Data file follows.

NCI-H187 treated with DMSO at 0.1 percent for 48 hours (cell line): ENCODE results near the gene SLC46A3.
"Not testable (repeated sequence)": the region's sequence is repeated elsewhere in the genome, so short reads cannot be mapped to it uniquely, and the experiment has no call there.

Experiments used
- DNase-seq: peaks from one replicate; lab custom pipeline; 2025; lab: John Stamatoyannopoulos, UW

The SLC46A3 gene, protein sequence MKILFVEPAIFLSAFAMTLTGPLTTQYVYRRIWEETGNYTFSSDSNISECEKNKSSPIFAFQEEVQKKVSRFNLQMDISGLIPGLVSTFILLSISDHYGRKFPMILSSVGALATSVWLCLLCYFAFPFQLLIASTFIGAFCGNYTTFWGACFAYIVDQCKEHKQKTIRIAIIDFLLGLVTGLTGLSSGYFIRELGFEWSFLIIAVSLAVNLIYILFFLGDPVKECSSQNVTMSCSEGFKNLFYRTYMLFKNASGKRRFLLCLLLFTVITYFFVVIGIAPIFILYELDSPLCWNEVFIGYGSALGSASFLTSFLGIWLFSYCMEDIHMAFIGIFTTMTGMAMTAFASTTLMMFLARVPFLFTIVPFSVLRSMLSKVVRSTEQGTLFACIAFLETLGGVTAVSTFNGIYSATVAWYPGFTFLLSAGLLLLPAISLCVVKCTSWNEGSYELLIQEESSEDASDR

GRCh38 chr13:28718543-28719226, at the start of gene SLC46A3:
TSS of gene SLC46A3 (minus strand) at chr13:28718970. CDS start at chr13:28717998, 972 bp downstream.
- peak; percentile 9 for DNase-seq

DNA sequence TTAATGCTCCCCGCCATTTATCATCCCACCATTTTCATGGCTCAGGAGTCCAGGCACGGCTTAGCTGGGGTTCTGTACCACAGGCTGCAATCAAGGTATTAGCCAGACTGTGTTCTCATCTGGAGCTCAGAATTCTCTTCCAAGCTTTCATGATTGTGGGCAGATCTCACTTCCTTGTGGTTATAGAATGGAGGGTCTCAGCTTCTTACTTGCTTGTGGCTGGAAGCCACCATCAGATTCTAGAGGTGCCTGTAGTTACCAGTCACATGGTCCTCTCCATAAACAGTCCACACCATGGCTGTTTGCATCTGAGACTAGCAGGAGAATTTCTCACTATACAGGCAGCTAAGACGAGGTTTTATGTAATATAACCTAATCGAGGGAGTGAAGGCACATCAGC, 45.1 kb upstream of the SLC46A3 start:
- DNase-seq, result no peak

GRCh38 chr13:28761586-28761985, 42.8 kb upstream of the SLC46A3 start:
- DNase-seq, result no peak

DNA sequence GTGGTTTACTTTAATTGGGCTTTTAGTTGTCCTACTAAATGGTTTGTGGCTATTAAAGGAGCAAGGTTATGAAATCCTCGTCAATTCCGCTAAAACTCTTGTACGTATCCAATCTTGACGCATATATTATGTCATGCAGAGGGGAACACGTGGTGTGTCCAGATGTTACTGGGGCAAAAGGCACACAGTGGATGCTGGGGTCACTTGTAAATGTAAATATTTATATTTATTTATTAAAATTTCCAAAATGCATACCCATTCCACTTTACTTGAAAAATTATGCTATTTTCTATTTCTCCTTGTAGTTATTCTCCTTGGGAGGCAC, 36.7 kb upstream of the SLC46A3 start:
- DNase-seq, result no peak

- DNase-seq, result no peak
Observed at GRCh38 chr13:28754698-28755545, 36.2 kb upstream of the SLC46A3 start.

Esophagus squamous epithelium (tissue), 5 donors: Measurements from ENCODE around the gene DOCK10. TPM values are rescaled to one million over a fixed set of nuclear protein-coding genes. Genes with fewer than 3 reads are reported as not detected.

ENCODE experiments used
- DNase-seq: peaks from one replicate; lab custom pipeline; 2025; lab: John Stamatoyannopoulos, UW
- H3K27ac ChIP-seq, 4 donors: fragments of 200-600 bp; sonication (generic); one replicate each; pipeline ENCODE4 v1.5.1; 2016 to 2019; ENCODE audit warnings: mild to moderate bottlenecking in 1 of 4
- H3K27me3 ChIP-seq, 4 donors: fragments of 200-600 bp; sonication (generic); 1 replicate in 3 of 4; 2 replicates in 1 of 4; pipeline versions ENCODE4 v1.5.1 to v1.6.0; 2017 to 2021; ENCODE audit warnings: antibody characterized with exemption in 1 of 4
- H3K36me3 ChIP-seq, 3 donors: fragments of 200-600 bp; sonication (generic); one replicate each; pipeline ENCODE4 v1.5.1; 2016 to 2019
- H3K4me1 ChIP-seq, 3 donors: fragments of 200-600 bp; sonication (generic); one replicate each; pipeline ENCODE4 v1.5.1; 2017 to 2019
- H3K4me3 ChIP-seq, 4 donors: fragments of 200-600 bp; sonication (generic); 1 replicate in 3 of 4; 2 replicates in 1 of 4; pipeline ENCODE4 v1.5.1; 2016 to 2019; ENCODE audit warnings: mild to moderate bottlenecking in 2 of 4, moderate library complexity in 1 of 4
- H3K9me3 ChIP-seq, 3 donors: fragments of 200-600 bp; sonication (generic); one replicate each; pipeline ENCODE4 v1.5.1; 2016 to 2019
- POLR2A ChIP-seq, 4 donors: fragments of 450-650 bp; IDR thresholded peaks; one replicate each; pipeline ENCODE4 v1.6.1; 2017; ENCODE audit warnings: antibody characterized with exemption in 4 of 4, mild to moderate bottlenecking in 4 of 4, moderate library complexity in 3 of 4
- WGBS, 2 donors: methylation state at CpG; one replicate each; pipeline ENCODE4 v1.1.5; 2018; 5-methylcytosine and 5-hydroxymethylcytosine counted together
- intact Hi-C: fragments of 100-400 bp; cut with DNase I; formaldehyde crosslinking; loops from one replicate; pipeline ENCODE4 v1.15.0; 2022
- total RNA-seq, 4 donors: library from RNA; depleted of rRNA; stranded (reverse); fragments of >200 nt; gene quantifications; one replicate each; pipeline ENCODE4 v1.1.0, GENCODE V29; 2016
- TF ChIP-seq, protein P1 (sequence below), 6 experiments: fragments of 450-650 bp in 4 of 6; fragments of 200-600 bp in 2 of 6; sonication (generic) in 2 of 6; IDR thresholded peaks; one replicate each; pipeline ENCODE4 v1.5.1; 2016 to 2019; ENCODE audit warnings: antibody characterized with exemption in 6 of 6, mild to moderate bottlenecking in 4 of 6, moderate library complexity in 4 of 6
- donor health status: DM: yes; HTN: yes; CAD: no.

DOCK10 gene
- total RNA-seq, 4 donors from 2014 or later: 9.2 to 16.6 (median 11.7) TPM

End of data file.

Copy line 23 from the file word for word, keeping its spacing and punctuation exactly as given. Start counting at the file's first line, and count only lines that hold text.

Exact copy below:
- H3K4me1 ChIP-seq, 3 donors: fragments of 200-600 bp; sonication (generic); one replicate each; pipeline ENCODE4 v1.5.1; 2017 to 2019